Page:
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what is thread-safe?

published: 26-11-2011 / updated: 26-11-2011
posted in: c, development, java, programming, tips
by Daniel Molina Wegener

What is thread-safe?. Thread-safe implies that for a given resource it will not be used at the same time by two or more threads or processes. By resource, we must understand a memory block or similar kind of resources. If you create a list that is shared between threads to store data, you will need a way to write that list — appending nodes or removing nodes — without writing it simultaneously. This implies the usage of thread-safety techniques that will bring you sequential access to the list allowing sequential writes, instead concurrent writes that will probably crash your application.

There are various kinds of techniques that can be used to create thread-safe algorithms and data structures. The are two main classes called blocking algorithms and non-blocking algorithms. On a blocking algorithm, locks are used to encapsulate fragments of code where you must not do concurrent writes to avoid racing conditions, where that fragment is called critical section. On non-blocking algorithms, you do not use locks, instead you use atomic operations to switch between the used resources, for example using a technique called compare and swap or CAS.

A racing condition, is an event that occurs when two or more threads are accessing the same resource at the same time, leading to data corruption or system faults. The most classic lock techniques in Java and C, are the synchronized keyword on Java and pthread_mutex_lock() call in C. On Java we protect our critical section using synchronized as follows.

class SingletonSampleImpl extends Object {  
    private static Object singletonMutex = new Object();  
    private static SingletonSampleImpl instance = null;  
    public static SingletonSampleImpl getInstance() {  
        synchronized (singletonMutex) {
            /* when we instantiate the singleton
               we have a critical section to protect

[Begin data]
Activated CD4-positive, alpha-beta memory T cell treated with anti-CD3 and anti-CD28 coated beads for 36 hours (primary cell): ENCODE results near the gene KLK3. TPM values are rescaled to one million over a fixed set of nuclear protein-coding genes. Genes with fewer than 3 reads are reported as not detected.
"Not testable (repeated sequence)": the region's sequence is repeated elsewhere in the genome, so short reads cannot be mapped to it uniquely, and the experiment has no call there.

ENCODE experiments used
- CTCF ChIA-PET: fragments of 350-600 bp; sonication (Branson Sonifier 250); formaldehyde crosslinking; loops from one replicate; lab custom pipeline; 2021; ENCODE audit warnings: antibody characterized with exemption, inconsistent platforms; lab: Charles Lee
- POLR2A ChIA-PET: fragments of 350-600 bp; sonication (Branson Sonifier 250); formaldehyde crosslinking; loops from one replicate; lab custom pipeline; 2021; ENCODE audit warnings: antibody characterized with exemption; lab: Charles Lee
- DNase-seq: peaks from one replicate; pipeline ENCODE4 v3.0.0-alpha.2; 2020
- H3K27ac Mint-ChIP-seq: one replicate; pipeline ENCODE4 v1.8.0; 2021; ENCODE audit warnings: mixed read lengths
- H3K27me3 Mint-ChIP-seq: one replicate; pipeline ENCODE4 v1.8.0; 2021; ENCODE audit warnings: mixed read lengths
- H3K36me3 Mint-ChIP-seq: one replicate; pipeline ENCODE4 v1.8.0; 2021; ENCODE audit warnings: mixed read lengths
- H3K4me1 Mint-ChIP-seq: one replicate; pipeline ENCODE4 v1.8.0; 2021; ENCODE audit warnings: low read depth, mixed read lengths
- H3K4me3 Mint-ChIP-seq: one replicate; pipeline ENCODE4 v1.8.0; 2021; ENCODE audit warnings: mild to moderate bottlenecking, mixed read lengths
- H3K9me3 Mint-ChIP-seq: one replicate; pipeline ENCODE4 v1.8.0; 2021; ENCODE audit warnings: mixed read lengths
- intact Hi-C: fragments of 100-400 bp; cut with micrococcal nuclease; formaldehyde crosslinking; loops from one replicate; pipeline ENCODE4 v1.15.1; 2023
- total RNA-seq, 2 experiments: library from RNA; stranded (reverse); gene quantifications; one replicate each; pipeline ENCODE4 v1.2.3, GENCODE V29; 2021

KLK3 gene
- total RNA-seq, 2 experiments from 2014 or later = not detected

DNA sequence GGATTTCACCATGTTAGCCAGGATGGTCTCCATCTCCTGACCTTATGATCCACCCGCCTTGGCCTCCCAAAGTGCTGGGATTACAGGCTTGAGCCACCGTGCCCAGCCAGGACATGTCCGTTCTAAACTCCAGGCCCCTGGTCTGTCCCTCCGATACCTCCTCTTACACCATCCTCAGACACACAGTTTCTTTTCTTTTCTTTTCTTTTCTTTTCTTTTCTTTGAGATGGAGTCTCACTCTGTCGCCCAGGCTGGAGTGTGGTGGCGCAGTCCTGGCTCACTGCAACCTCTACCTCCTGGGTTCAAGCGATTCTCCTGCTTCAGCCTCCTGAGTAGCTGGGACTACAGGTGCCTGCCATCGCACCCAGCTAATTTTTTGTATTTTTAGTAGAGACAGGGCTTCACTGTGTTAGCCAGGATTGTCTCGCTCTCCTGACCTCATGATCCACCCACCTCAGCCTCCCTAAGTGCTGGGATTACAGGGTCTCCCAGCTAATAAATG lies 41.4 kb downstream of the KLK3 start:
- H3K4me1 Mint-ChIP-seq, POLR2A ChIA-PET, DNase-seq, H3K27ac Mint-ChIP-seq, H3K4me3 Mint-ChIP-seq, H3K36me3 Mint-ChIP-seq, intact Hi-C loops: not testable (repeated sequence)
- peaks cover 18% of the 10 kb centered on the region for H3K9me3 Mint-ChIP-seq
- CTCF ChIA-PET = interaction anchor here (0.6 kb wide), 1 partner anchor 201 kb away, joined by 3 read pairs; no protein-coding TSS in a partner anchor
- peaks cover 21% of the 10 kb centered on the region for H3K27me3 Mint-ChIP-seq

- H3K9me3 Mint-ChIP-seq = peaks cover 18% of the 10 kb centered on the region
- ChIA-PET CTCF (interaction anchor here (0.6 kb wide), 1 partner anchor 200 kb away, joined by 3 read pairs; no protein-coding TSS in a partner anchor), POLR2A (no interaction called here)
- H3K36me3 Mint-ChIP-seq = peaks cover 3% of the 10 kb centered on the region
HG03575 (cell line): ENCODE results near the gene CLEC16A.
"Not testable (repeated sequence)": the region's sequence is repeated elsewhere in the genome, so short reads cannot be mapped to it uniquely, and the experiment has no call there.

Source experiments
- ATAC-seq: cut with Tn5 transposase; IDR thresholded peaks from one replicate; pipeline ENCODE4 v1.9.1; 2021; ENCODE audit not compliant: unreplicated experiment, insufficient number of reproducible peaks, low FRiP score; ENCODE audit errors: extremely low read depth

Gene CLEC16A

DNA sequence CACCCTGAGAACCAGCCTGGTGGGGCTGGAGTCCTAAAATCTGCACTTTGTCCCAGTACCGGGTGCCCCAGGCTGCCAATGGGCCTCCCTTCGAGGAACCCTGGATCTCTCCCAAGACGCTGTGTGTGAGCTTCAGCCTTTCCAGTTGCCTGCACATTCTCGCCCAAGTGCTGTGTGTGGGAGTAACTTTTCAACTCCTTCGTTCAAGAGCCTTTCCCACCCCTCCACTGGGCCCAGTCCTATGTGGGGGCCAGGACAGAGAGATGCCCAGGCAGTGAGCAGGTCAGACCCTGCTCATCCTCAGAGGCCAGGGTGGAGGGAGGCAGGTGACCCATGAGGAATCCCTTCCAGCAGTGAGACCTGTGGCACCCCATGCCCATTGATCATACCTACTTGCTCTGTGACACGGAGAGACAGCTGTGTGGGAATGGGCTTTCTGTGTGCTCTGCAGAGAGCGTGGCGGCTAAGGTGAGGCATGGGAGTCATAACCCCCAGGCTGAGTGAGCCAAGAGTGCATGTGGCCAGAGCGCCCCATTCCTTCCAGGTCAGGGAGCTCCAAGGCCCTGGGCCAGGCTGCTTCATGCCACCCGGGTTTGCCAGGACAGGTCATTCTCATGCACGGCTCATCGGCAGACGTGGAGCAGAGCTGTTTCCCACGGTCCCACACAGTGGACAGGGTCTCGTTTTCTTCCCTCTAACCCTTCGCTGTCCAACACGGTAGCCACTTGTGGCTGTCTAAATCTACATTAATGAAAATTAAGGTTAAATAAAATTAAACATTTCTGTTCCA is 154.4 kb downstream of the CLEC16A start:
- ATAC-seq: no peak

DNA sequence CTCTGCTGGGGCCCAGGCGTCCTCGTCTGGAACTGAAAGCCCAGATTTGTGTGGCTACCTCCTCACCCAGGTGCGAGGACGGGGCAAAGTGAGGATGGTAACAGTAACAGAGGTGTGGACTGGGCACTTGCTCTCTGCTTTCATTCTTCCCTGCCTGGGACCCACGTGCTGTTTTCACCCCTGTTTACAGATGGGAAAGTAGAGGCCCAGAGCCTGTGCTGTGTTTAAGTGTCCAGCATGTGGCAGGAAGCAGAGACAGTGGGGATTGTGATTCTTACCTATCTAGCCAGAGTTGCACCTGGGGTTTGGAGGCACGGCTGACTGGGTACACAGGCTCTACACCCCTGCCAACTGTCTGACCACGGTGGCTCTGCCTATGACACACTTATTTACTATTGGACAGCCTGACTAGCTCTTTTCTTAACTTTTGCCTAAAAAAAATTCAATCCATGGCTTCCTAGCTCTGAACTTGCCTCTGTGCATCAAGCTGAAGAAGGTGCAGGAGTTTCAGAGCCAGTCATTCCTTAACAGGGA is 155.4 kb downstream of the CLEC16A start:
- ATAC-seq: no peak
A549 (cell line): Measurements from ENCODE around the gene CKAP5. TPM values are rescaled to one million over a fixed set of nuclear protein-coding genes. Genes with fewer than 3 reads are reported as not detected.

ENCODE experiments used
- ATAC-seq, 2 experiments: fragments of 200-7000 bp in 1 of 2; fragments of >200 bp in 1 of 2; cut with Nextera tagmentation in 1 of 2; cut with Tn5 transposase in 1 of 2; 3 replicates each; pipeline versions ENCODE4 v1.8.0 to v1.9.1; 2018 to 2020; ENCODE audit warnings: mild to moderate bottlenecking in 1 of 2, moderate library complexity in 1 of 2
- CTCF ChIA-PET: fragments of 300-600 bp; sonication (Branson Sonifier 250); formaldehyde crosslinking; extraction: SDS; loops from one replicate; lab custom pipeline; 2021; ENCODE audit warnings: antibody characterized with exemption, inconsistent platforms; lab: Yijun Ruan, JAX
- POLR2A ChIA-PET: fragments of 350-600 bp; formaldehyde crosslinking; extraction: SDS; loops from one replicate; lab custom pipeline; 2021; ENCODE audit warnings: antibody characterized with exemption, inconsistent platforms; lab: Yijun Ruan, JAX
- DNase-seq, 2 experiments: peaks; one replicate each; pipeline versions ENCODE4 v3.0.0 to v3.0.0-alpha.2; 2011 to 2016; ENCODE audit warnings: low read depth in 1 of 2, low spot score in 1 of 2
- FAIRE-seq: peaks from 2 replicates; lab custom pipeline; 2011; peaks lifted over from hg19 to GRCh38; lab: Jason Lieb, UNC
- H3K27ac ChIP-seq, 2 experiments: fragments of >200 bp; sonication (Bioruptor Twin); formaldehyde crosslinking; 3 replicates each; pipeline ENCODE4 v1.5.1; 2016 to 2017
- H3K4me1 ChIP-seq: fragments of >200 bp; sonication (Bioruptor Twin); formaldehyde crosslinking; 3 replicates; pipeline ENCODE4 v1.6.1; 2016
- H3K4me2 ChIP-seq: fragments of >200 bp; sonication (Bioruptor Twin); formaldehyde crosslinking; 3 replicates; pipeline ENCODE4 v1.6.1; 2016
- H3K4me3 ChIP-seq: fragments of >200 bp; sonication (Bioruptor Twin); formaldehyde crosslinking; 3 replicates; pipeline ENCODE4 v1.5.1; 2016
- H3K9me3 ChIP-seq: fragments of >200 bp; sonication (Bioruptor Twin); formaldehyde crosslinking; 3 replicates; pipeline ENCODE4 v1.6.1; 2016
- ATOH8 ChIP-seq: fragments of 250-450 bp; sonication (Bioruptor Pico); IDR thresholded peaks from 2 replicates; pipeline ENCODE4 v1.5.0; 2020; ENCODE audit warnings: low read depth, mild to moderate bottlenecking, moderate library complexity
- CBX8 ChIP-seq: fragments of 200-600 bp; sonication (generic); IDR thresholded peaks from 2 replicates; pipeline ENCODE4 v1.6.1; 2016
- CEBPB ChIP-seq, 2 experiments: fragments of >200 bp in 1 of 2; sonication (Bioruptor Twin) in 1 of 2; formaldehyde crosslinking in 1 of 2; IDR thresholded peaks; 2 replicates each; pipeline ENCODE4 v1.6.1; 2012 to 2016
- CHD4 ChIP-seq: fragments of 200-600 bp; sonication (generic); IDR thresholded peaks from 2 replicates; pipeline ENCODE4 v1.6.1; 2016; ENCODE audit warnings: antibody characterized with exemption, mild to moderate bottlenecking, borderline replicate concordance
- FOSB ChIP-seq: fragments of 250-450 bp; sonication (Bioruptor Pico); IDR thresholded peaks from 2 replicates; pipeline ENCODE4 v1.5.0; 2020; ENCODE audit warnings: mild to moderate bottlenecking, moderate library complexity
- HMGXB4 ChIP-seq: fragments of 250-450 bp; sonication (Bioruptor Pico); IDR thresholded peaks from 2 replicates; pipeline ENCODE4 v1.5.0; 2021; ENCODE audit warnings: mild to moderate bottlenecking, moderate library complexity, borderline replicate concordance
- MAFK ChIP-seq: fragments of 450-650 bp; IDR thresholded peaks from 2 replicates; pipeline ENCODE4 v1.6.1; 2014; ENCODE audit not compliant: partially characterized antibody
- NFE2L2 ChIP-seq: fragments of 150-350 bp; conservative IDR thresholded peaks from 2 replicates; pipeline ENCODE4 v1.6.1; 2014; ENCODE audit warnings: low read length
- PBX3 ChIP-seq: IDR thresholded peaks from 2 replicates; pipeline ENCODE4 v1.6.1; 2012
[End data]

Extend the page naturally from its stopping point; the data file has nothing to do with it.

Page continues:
from racing conditions */
            if (instance == null) {  
                instance = new SingletonSampleImpl();  
        return instance;  

The singletonMutex object acts as mutex, where a mutex — term that comes from mutual exclusion — has a flag that indicates to the other threads if it is blocked or not to jump into the critical section and execute the code. So, a mutex or semaphore is a mere flag that indicates to the program if the resource is busy or not. Using locks or blocking-algorithms is expensive on most systems, depending on how are they used. For example is very expensive to use a blocking algorithm to protect a socket, where it must wait its chance to be written by other threads, with inherent network time wait.

On the non-blocking side, we have three types of algorithms: wait-free, lock-free and obstruction-free. Where wait free is the strongest technique, but the hardest to handle, because once you implement it you have an algorithm that do not waits for writing or reading. Lock-free usually uses CAS, so it using a compare and swap operation to ensure that the critical section is protected, without locking. Obstruction-free uses locking, but a different one called live-locking.

The atomic operations used on the non-blocking techniques usually are operating on a very low level of the processor, because they must executed without the interference of any other threads. For example to work with atomic operations using the GCC compiler we have some special extensions to work with them.

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